Ricky Martin is no stranger to putting himself out there, which is why it didn’t surprise many fans when he came out of the closet in 2010. As he’s focused more on acting than singing in the last few years, his recent casting in the next season of Ryan Murphy’s American Crime Story is the first time the star has played an openly gay character on screen — which is something he felt compelled to do, in part, to call out homophobia in a major way.
Harry Potter and the Philosopher’s Stone (AKA Harry Potter and the Sorcerer’s Stone stateside) is celebrating a 20th anniversary this week, and Facebook has gotten in on the celebrations in a way only they can. The social network has already unveiled temporary emoji reactions like “thankful” and “pride” this year, and their latest foray into animated reacts is an adorable Potter-themed Easter egg that has fans repeating their favorite HP character names over and over again.
Every Body celebrates inclusivity and the representation of human beings in every shape and form. It can be easy to forget that the body positivity movement isn’t just for women; men suffer body-image issues too. That’s why one photographer is working to challenge the dominant image of men that gets presented in media. Tarik Carroll is taking on the idea of what masculine should look like with his EveryMan Project, and redefining male beauty in the process.
Muck Rack makes it simple to find people, tweets, or articles that mention any name, keyword, company, hashtag etc. We've compiled this guide to help you make the most of your search.
Selecting a term
Start searching tweets, articles from media outlets, articles mentioned in tweets, journalists'
names, titles and bios with some suggested searches:
Companies or Topics (e.g. iPhone, Microsoft)
Phrases (e.g. "cloud computing") — use quotes to keep the terms together
Twitter handles (e.g. @username) — returns those who have mentioned or replied to
Names (e.g. "David Pogue")
Hashtags (e.g. #sxsw, #london2012)
Bio details (e.g. vegan, Olympics, father)
Muck Rack's Advanced Search allows for many boolean operators.
Find results that mention multiple specified terms, use AND or
+. For example, ensure each result contains both Elon Musk and Mark Zuckerberg by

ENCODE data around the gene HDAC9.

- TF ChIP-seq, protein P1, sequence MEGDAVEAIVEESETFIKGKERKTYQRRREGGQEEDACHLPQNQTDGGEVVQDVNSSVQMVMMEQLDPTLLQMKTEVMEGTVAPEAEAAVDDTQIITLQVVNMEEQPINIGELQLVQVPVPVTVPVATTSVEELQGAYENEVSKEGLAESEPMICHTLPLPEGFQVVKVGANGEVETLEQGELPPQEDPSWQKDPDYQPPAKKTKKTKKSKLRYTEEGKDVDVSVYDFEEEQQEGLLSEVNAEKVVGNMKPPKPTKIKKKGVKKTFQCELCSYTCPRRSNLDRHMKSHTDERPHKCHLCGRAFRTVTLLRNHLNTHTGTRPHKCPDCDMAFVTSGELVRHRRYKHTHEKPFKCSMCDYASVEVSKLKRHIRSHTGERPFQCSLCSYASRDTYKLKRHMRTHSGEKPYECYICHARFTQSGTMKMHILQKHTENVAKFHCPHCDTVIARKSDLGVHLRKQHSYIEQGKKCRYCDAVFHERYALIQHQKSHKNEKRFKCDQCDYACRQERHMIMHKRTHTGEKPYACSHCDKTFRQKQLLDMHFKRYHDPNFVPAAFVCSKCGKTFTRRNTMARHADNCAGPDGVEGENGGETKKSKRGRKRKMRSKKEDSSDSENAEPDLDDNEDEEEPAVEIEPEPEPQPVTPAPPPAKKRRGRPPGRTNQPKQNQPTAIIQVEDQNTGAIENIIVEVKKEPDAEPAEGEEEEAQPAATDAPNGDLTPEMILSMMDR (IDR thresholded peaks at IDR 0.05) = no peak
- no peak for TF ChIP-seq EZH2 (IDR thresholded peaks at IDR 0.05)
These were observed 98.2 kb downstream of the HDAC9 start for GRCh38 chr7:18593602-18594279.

searching Obama AND Romney or Obama + Romney.
Use the operators OR or , to broaden your search when you'd like either of
multiple terms to appear in results. (This is the default behavior of our search when no operators
are used.) For example, search for democrat OR republican to find results that refer to
Democrats and/or Republicans.
Use NOT or - to subtract results from your search. For
example, searching Disney will yield results about the Walt Disney Company as well as Walt Disney
World Resort. To exclude mentions of Disney World, search for Disney -World or Disney
When using one of these operators with a phrase, enclose it in quotation marks. For example, you can
find results about smartphones excluding Apple's iPhone 4S by searching smartphone -"iPhone
Exact case matching or punctuation
If you're searching for a brand name or keyword that relies on specific punctuation marks or capitalization, you can
find results that match your exact query by adding matchcase: before the keyword you're searching for, like matchcase:E*TRADE .
Use parentheses to separate multiple
boolean phrases. For example, to find journalists talking about having fun in Disney World or
Disneyland, search for ("disney world" OR disneyland) AND fun.
An asterisk can be used to search for any variation of a root word truncated by the asterisk. For example, searching for admin* will return results for administrator, administration, administer, administered, etc.
A near operator is an AND operator where you can control the distance between the words. You can vary the distance the near operation uses by adding a forward slash and number (between 0-99) such as strawberries NEAR/10 "whipped cream", which means the strawberries must exist within 10 words of "whipped cream".